[Twisted-Python] UDP vs TCP for bittorrent-style file transfer
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glyph at divmod.com
Mon Sep 22 12:24:52 MDT 2008
On 01:06 am, tiredashell at gmail.com wrote:
>>It's not easier to get UDP through NATs. It's just as hard or harder.
>It must be a widely held error, then, because it's what I hear every
>the subject arises. My understanding was that since UDP doesn't have
>concept of "streams," most NATs will allow all UDP packets through to a
>given port one it is first hole-punched.
If you are a piece of software behind a NAT, and you want to accept a
connection from a peer, there are three things you can do:
1. Require some explicit configuration from the user; ask them to punch
a hole through their NAT and tell you what port to use. This is by far
the easiest for you, but considered unacceptable since its default
configuration will usually be broken.
2. Use a protocol like UPnP or Nat-PMP to get around the user's router.
This will work on a minority of deployed endpoints, but when it does
work it will work great, and your application can just make regular TCP
3. Punch a hole, abusing the router's NAT routing rules in order to get
it to think it's making a connection when it is actually accepting one.
There are about six different ways to do this, but you can do it with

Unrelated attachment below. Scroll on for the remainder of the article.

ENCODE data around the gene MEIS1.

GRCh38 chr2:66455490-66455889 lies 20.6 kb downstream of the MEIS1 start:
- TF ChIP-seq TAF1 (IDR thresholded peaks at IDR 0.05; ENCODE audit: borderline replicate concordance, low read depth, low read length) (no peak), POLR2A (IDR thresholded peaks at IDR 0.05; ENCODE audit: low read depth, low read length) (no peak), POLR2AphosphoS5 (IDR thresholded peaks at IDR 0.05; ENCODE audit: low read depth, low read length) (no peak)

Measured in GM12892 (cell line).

UDP *or* TCP. Different routers support different schemes, and I don't
just mean "some support TCP, some support UDP": UDP port mapping
_usually_ works a certain way, but there are exceptions. You should at
least read the papers referenced here: http://midcom-
In order to build a truly robust application you will need to do all of
the above. Even if you do #2 and #3 perfectly, there are a surprising
percentage of home routers (say, 5-10%) which are just buggy and won't
route your traffic properly to another NAT no matter what you do, so you
always need to provide a "just tell the NAT what to do manually" option.
(Or, forward your traffic through some known-to-work intermediary.)
>Nat traversal aside, I'm also concerned about performance, and since
>doesn't make in-order delivery optional, I'm still tempted to stick
TCP will, in general, "perform" better than UDP, because TCP can cheat
whereas UDP can't. Your ISP can (and probably does, according to rumors
I've heard from people who have worked on such things) deploy "smart"
routers which can prioritize traffic using the additional information
present in TCP headers which UDP doesn't provide. Plus, there are
things that your operating system is doing (as James already mentioned)
that are extensions to the core TCP spec.
If you don't understand _at least_ enough about TCP to have implemented
it yourself once, then you probably don't understand enough to make the
decision to use UDP for performance reasons. I am saying this because
it was at the point where I actually implemented TCP myself that I
gained this insight :).
I started a project a while ago to try to abstract away all this NAT-
traversal nonsense and present an API for making a connection to a peer-
to-peer user over whatever methods are available. It's definitely in
need of some maintenance, but if you're already using Twisted I think
you'll find it easier to get started with this than to build your own
P2P framework from the ground up:
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